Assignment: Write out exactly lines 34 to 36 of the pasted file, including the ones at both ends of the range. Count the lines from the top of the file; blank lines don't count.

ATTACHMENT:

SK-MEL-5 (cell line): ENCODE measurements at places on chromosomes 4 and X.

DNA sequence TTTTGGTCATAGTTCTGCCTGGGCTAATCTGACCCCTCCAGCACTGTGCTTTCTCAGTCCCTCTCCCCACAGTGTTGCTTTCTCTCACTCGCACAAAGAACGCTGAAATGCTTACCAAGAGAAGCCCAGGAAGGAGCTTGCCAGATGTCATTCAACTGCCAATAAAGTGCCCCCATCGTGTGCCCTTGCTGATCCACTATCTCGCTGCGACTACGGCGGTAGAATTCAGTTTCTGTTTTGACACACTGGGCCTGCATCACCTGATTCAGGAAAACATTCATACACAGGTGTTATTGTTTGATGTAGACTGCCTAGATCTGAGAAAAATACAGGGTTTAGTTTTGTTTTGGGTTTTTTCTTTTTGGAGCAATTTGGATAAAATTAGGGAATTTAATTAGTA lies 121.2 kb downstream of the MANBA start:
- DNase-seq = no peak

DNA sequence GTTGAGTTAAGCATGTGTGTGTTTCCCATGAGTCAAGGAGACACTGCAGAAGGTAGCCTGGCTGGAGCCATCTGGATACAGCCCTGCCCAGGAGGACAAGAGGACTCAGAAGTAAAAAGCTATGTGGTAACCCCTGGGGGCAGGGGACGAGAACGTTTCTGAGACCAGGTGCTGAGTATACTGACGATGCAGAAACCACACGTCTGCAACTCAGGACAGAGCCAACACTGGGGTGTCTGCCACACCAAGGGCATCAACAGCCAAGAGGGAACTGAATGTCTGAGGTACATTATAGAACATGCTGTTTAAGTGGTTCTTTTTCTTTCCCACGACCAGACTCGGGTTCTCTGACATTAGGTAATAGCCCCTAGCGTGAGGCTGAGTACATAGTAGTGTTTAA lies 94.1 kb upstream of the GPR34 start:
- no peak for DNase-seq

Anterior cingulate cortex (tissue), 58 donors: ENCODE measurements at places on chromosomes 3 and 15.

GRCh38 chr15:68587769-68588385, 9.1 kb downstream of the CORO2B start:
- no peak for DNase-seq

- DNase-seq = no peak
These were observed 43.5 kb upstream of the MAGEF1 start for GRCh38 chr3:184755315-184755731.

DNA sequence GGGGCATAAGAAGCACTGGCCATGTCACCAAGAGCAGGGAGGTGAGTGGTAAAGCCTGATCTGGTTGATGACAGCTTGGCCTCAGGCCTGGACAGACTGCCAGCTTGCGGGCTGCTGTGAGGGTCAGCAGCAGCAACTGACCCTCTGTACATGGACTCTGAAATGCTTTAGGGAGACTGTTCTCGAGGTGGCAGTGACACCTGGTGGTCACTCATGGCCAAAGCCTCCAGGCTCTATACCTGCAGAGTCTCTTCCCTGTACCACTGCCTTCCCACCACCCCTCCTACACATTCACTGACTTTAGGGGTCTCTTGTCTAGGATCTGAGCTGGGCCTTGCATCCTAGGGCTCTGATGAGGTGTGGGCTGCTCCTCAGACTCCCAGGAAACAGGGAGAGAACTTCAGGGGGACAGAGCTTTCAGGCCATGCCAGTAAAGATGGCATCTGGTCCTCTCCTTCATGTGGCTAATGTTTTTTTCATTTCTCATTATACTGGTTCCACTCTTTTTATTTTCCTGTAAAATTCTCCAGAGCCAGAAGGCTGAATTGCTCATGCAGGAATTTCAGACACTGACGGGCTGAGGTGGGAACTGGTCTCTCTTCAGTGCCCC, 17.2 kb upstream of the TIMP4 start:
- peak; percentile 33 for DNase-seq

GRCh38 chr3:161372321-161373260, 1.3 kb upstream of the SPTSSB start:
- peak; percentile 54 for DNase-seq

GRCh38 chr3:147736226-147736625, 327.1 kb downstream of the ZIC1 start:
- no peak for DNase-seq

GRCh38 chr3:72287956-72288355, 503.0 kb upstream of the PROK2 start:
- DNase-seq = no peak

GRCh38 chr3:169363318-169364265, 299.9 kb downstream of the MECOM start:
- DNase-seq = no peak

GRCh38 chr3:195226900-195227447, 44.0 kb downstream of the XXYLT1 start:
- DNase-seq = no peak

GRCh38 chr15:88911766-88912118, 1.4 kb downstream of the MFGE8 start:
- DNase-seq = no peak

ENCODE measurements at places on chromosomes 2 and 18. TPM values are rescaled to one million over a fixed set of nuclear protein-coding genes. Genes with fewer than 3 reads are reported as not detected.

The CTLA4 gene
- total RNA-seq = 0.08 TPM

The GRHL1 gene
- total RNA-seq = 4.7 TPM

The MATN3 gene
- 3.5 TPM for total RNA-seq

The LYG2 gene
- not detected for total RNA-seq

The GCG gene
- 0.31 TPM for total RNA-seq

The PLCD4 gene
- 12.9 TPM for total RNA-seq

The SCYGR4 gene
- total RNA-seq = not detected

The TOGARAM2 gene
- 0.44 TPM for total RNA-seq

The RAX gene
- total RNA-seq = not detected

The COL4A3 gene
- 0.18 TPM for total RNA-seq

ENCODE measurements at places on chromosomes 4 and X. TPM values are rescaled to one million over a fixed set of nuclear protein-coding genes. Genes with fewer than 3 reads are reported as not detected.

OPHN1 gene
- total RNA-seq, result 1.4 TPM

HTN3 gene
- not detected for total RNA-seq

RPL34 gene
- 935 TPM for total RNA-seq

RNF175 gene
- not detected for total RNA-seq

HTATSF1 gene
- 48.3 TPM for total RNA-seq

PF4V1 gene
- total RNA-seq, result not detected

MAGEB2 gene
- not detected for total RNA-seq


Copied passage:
The GCG gene
- 0.31 TPM for total RNA-seq

The PLCD4 gene